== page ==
Kilburn

Underground station, existing between 1879 and now

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Kilburn

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Underground station · Mapesbury · NW2 ·
JUNE
13
2015

Kilburn is an area which straddles both sides of the Edgware Road (Kilburn High Road).


Kilburn High Road originated as an ancient trackway, part of a Celtic route between the settlements now known as Canterbury and St Albans. Under Roman rule, the route was paved. In Anglo-Saxon times the road became known as Watling Street.

Kilburn grew up on the banks of a stream which has been known variously as Cuneburna, Kelebourne and Cyebourne, which flows from Hampstead down through Hyde Park and into the River Thames. It is suggested the name means either Royal River or Cattle River ('Bourne' being an Anglo-Saxon word for 'river'). That river is known today as the Westbourne.

The name Kilburn was first recorded in 1134 as Cuneburna, referring to the priory which had been built on the site of the cell of a hermit known as Godwyn. Godwyn had built his hermitage by the Kilburn river during the reign of Henry I, and both his hermitage and the priory took their name from the river.

Kilburn Priory was a small community of nuns, probably Augustinian canonesses. It was founded in 1134 at the Kilburn river crossing on Watling Street (the modern-day junction of Kilburn High Road and Belsize Road). Kilburn Priory's position on Watling Street meant that it became a popular resting point for pilgrims heading for the shrines at St Albans and Willesden. The Priory was dissolved in 1536-37 by Henry VIII, and nothing remains of it today. The priory lands included a mansion and a hostium (a guesthouse), which may have been the origin of the Red Lion pub, thought to have been founded in 1444. Opposite, the Bell Inn was opened around 1600, on the site of the old mansion.

The fashion for taking 'medicinal waters' in the 18th century came to Kilburn when a well of chalybeate waters (water impregnated with iron) was discovered near the Bell Inn in 1714. In an attempt to compete with the nearby Hampstead Well, gardens and a 'great room' were opened to promote the well, and its waters were promoted in journals of the day as cure for 'stomach ailments'.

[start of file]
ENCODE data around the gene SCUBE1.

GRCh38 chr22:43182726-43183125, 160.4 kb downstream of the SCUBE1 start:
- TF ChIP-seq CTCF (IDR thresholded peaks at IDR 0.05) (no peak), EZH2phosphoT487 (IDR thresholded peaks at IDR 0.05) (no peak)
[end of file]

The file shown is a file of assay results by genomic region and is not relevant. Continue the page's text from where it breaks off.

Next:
In the 19th century the wells declined, but the Kilburn Wells remained popular as a tea garden. The Bell was demolished and rebuilt in 1863. The Kilburn stretch of Watling Street, now called Edgware Road and Kilburn High Road, was gradually built up with inns and farm houses. Kilburn did not attract any significant building until around 1819 in the area near St John's Wood.

Much of the area was developed in the last decades of the 19th century by Solomon Barnett, who named many of the streets after places in the West Country (e.g. Torbay) or after popular poets of the day (e.g. Tennyson) in honour of his wife.

There are three railway stations on Kilburn High Road: Kilburn tube station (Jubilee line) at its northern end and a little to the south Brondesbury station (London Overground). Approximately a mile further south is Kilburn High Road station (also London Overground). The name of Ian Dury's first band, Kilburn and the High Roads, refers to this road, as does the Flogging Molly song, "Kilburn High Road" and the Shack song, "Kilburn High Road".